Nick Spencer keeps things low-key in this issue of Secret Avengers, showing us Daisy Johnson and Maria Hill in happier times a month ago lamenting the bureaucracy and paper-pushing nature of S.H.I.E.L.D., as well as discussing the controversial (even by Marvel U standards) mind-wiping program to be installed in their agents. Flash forward to the present where Daisy has managed to convince Eden into teleporting her to a machine that will, at least, help equalize things in her estimation. Along the way, she tracks down not one but TWO amazingly unlikely allies.
Butch Guice returns to pencils and inks and, along with finally giving Daisy a truly unique look to separate her from Hill (Daisy’s the one with the extremely asymmetrical haircut!) his style is absolutely perfect for this very staid, mellow issue. There’s next to no action here, it’s almost all dialog and secrecy, which is pretty amazing for a book that has the name Avengers on the cover to accomplish. Matthew Wilson is on colors, and his palette ranges from muddy to dark to subtly murky. All of which, of course, work perfectly for the title. This isn’t a monochromatic book by any stretch, but all of the colors have a quality of having been washed out and, while they are absolutely never dull, they strike the tone of things being very desperate and exhausted. Colors are contrasted beautifully, though, and each panel is a sight to behold, telling its own mini-story in the context of the larger tale.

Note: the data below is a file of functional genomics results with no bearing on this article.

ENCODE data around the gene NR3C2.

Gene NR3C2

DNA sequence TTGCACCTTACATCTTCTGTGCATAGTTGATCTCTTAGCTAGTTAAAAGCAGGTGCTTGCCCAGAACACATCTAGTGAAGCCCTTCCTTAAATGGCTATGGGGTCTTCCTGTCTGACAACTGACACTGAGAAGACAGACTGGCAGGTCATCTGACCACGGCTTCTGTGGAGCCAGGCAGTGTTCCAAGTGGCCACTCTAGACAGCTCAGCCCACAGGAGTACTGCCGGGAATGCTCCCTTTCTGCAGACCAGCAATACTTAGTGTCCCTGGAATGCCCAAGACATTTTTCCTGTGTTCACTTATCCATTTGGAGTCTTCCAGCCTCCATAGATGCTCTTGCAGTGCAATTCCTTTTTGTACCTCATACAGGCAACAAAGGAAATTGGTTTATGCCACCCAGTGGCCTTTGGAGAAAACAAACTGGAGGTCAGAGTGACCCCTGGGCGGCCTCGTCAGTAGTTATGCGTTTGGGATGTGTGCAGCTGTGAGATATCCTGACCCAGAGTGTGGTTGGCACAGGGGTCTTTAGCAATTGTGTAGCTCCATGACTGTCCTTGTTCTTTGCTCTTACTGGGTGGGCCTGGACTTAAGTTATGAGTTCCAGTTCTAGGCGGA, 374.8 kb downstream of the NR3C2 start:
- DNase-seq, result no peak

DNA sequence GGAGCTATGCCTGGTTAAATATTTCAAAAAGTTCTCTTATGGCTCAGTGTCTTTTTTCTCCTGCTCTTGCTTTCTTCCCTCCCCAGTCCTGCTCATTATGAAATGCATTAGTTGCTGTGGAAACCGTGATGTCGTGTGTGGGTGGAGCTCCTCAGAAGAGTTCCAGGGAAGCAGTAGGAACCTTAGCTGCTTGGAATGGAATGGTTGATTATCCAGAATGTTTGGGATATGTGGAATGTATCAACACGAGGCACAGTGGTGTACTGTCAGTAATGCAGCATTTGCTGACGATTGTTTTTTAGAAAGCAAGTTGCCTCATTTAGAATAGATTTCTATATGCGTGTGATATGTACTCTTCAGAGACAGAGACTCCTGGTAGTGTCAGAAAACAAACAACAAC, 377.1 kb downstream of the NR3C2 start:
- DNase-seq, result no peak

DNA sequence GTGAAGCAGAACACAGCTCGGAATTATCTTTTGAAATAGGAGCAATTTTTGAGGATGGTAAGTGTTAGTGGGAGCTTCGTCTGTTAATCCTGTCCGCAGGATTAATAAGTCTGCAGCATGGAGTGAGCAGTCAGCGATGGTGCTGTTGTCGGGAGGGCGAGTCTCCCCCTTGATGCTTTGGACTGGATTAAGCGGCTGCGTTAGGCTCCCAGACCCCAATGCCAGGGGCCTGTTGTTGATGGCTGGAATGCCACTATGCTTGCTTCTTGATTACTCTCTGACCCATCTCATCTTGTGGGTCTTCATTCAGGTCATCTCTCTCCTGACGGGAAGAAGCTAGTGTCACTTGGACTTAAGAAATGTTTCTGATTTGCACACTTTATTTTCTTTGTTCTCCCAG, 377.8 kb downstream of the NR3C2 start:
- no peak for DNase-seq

I would be hard-pressed to tell you exactly what happens in this issue. I’ve been a huge fan of this book since the start, and much like the first issue, this is redeemed by an absolutely stellar reveal at the end. That’s not to say the rest of the book is BAD, far from it, but it’s very muddled and confused, with some pacing issues that make it hard to figure out exactly when everything is happening. In a book that leans THIS hard on plot and story, as well as character interactions, this could be extremely problematic, but it’s also a book with a reputation of explaining a lot of things after the fact, and the issue is still extremely entertaining on its own merits. That didn’t stop my head from occasionally tilting to one side in abject confusion.
Secret Avengers remains an entertaining book with a very different story to tell, and for that reason alone (well that and the 8 great previous issues), I’m willing to go along on this journey, at least for a little while. Not everything in this issue makes sense, but there are a couple of amazing, totally earned reveals that get me very, very hyped for what this series does next, and sometimes a filler issue is just a filler issue, even if it IS an entertaining one. This would also be a pretty great jumping on point as it explains a lot of the bigger concepts this book deals with as well as recapping some of its history, so if you’ve been meaning to check it out, by all means do so!